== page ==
2010 - 2017
CPP’s five regional offices covering five Development Regions have two programme focus districts each. Regional offices are located in Damak (East), Bharatpur (Central), Pokhara (West), Nepalgunj (Mid-West) and Kailali (Far West) and a sub-regional office is in Janakpur.
Conflict and Crisis Prevention and Recovery
Norway, SIDA, UNDP and UN Peace Fund for Nepal (UNPFN), European Union
Ministry of Peace and Reconstruction (MoPR), Local Peace Committees, Nepal Administrative Staff College (NASC), Local Development Training Academy (LDTA)
Political party leaders, civil society representatives and Government officials
UNDP focal point:
Mr. Peter Barwick
Conflict Prevention Programme, UNDP
3rd Floor, KSK Building, POB 108 Pulchowk
Tel: 977-1-5010135 Ext. 123
Fax: 977-1- 501081
Conflict Prevention Programme (CPP)
The People’s Movement II and subsequent signing of the 2006 Comprehensive Peace Agreement (CPA) brought about historic changes in Nepali society. It also ushered Nepal into a complex transition, and bringing to the fore many political challenges as well as social and identity tensions.
Ensuring that this is a successful transition requires leaders to apply innovative approaches to complex problems and establish more collaborative relationship. The Conflict Prevention Programme (CPP) is designed to assist the Government of Nepal, and other key actors including political parties and civil society organizations, to find consensus on contentious transitional issues and avoid the escalation of political, resource or identity-related tensions. The CPP’s Collaborative Leadership and Dialogue (CLD) initiative seeks to foster consensus on contentious transitional issues, and prevent the escalation of socio-political tensions at both the national and local levels. The programme is also supporting the Government to develop a conflict Early Warning/ Early Response (EWER) system to address the emergence of localized tensions in timely and constructive manner. In addition, the CPP is assisting the Government and UN system to mainstream conflict sensitive approaches to their programming and policies...Read More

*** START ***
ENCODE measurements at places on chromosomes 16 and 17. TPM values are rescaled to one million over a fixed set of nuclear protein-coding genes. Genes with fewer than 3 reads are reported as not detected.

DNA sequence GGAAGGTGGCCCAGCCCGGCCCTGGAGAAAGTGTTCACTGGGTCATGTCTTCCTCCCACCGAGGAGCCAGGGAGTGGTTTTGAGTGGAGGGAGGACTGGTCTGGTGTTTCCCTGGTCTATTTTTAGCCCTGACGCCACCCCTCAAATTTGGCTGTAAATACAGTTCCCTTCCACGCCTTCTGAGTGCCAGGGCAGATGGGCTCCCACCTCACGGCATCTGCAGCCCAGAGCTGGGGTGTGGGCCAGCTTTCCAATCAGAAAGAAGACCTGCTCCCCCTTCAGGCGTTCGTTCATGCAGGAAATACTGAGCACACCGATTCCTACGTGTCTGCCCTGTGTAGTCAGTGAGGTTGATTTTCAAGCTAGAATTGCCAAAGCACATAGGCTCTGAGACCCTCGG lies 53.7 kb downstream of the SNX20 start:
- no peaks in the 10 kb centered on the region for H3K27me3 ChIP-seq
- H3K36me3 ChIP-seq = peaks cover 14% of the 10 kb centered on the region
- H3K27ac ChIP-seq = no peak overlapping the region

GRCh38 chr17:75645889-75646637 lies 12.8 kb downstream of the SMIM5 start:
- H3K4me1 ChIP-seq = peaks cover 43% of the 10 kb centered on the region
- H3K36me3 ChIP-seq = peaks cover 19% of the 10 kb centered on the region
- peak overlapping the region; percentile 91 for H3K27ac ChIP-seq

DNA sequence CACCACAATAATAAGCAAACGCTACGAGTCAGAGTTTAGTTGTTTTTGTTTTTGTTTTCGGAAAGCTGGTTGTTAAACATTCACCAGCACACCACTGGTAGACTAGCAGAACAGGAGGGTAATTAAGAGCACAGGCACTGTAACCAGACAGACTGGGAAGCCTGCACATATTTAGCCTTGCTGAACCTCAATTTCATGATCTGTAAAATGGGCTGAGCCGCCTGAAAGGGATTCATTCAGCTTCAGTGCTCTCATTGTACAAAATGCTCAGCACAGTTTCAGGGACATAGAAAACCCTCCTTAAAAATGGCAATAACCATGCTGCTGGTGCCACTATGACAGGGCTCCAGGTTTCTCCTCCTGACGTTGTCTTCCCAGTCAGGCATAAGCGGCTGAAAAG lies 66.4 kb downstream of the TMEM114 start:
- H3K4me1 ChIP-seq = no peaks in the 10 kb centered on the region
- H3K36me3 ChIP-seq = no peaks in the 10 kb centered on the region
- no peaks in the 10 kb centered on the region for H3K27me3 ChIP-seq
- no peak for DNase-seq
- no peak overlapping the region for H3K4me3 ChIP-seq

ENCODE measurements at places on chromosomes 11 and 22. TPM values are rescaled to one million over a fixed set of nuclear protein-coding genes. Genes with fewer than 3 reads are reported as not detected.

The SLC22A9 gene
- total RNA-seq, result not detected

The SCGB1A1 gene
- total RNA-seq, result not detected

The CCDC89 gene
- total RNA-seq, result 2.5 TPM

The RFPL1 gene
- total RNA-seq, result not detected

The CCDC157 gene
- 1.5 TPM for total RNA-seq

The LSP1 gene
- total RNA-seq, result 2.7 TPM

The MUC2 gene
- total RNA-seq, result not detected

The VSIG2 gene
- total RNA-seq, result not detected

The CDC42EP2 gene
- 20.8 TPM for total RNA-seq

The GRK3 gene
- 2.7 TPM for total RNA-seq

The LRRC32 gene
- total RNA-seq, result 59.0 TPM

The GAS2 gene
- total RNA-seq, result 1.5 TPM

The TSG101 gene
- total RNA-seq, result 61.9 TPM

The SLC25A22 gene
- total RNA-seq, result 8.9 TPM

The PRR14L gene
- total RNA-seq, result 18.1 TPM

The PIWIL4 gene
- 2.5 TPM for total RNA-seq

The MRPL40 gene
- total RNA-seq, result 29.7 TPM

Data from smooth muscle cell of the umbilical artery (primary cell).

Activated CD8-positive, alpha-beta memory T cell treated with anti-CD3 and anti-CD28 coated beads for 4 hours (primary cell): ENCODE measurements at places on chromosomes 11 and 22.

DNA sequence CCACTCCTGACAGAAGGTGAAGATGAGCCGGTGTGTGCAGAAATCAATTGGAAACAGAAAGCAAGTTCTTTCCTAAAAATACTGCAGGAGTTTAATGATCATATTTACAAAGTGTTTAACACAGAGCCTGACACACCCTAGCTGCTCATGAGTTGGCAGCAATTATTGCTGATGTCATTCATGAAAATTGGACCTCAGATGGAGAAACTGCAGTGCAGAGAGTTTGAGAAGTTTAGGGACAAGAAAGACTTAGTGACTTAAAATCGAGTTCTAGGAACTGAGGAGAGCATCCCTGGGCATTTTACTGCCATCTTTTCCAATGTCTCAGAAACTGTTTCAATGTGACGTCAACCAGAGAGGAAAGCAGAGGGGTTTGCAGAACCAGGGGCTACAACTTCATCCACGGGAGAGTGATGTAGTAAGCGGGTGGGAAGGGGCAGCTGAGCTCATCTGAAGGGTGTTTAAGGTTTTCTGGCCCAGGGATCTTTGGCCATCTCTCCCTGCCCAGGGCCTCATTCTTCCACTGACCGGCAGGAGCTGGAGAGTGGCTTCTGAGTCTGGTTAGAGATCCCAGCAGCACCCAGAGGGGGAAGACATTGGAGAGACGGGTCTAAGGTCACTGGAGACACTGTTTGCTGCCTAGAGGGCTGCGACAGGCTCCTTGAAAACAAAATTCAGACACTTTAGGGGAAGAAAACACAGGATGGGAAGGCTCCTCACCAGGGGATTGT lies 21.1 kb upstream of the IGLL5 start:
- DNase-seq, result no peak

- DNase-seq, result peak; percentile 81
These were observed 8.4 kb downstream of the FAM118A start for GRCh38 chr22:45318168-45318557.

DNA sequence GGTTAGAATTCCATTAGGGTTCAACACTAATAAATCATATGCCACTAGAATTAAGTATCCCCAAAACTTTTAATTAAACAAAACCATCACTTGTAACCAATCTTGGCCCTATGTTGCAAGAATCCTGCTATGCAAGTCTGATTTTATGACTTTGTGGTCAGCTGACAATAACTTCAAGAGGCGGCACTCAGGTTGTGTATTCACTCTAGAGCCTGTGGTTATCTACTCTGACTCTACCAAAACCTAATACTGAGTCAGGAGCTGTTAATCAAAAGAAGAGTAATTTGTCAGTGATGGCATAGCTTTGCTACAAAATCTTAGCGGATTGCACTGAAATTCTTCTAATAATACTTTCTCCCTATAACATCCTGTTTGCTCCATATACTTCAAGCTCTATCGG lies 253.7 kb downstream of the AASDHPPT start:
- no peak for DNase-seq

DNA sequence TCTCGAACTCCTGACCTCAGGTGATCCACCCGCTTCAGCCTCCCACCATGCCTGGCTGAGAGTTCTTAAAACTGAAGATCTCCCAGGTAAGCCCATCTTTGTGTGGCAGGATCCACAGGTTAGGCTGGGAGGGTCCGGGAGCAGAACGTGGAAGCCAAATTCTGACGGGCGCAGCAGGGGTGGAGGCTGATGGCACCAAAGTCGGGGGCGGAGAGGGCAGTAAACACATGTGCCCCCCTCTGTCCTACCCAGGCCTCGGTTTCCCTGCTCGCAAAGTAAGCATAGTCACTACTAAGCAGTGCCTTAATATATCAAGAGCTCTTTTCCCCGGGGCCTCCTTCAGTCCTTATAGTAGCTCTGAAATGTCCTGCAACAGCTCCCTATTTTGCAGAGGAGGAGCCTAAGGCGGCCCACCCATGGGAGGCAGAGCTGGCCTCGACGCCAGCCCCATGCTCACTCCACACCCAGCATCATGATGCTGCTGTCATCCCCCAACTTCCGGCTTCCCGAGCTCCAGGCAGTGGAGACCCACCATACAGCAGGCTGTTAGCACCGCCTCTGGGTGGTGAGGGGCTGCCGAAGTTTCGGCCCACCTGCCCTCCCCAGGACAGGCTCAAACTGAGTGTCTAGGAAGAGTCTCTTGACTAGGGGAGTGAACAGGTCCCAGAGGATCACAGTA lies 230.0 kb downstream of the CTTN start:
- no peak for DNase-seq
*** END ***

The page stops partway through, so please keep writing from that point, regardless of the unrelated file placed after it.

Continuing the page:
What have we accomplished so far
- In 2014, under the Collaborative Leadership and Dialogue (CLD) initiative, UNDP convened a series of confidential dialogues between senior media persons and second tier political leaders to identify key issues of political transition, and help each group understand the nuances of constitution writing.
- The Editors Forum, formed with the support of CLD, meets periodically to assess the role of media in giving a positive direction to the peace process, and to develop common grounds for consensus on key issues. This initiative has helped editors reflect on their role in peace process, and develop shared ideas of how they can contribute jointly to help political actors conclude the transition smoothly.
- With CPP’s support, national and local leaders have used CLD as tools to address divisive issues that could escalate into more serious tensions. Seven multi stakeholders’ dialogue fora were established in 2014 to provide space for government officials, political party leaders and civil society actors to identify and discuss issues of concerns in their respective regions. For instance, religious leaders, who have skills in CLD approach continue to address possible religious tension between Muslim and other communities in Banke district.
Representatives of major political parties, government officials and the civil society leaders in Rautahat have vowed to collaborate for social harmony and public security in the district. more